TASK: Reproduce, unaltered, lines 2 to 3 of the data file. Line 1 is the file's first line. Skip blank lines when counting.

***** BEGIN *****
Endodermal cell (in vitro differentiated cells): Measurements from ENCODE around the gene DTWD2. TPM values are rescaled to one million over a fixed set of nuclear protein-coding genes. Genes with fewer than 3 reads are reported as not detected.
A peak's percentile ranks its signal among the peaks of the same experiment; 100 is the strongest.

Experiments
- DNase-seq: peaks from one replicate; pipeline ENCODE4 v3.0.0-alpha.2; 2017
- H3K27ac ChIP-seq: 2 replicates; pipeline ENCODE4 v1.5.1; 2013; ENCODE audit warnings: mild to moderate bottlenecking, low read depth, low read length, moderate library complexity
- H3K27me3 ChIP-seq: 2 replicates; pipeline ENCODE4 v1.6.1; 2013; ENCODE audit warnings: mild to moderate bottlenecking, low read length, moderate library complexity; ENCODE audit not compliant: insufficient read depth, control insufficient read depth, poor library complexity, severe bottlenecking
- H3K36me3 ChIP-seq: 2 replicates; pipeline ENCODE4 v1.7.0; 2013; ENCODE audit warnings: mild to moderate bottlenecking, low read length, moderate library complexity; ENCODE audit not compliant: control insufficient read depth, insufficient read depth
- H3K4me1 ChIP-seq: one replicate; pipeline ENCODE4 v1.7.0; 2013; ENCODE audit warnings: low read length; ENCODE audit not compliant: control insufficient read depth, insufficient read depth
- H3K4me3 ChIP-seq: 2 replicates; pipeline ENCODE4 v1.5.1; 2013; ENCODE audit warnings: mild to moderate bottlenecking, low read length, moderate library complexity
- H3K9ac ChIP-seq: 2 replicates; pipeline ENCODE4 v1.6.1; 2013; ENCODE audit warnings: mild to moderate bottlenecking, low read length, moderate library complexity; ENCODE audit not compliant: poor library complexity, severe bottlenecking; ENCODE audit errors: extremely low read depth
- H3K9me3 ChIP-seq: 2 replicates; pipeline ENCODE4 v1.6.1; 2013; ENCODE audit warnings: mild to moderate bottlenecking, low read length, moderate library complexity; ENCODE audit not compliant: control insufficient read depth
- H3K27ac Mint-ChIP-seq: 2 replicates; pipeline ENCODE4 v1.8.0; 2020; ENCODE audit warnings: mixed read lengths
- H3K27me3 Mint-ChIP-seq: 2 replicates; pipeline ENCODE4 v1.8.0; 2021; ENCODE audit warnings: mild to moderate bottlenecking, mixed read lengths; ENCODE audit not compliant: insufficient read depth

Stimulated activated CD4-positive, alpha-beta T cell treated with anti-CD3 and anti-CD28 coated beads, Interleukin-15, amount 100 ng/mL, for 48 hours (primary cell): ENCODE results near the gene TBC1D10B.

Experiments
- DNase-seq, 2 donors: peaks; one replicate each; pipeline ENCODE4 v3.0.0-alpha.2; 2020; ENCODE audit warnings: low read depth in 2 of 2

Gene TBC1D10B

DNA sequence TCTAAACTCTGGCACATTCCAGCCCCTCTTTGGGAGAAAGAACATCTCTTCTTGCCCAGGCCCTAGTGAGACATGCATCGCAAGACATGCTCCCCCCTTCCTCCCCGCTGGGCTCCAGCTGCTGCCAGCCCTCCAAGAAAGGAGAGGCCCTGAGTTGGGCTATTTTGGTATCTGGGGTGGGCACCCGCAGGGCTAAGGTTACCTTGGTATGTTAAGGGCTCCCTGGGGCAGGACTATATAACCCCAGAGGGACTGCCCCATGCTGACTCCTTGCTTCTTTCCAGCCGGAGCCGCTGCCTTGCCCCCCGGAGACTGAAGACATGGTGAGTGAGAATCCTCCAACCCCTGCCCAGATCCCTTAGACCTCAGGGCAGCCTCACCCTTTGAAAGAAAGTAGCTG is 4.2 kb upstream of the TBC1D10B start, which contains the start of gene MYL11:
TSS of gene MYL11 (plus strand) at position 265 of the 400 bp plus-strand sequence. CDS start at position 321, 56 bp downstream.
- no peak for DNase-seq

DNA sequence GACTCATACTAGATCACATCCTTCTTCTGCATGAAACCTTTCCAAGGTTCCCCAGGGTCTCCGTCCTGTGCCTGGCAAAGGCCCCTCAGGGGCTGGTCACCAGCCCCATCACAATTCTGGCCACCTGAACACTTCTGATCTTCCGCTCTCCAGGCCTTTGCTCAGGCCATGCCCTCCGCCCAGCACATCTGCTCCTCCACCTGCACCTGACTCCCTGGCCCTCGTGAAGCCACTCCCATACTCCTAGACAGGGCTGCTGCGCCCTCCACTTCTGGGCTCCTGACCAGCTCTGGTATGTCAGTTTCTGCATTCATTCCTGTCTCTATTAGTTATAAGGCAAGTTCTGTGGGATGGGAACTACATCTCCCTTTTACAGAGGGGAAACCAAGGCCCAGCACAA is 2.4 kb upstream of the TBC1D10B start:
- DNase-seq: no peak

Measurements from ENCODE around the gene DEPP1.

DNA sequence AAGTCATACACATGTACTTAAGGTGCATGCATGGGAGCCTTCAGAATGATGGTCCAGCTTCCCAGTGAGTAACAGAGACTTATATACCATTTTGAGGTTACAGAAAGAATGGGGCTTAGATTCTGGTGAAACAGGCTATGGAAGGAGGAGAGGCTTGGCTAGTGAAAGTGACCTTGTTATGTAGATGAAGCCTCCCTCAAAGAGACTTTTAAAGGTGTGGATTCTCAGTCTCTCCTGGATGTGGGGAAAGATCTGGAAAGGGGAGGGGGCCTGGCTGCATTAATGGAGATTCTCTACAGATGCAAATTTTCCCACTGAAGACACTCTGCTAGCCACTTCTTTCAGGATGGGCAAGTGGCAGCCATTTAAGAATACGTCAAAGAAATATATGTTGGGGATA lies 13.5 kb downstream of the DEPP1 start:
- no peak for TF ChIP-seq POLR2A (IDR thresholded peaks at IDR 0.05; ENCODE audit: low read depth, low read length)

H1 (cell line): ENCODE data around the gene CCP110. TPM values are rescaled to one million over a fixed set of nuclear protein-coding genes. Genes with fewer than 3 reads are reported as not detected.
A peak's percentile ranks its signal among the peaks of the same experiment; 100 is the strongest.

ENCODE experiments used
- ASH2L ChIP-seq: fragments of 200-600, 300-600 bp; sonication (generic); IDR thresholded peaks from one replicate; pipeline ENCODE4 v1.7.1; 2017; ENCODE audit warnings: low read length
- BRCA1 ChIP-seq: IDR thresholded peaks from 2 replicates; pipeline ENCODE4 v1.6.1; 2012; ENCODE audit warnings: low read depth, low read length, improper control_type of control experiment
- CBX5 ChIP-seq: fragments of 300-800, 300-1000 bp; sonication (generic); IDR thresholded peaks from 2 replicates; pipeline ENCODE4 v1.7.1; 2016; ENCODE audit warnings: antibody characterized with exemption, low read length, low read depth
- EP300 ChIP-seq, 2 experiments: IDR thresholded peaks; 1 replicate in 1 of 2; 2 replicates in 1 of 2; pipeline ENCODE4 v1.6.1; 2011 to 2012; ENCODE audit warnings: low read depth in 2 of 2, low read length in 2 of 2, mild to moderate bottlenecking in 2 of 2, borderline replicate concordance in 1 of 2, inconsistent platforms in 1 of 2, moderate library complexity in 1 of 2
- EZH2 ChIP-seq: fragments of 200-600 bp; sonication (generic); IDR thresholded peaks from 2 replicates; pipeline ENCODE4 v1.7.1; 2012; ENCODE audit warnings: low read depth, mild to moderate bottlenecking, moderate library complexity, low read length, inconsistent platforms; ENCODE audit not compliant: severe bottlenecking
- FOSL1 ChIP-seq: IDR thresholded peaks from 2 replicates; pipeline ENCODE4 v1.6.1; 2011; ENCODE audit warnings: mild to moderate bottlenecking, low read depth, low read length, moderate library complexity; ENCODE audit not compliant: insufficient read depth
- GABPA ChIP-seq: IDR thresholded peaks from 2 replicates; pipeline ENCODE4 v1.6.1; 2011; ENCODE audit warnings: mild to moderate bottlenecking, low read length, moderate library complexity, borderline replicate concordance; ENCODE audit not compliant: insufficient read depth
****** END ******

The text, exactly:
A peak's percentile ranks its signal among the peaks of the same experiment; 100 is the strongest.

Experiments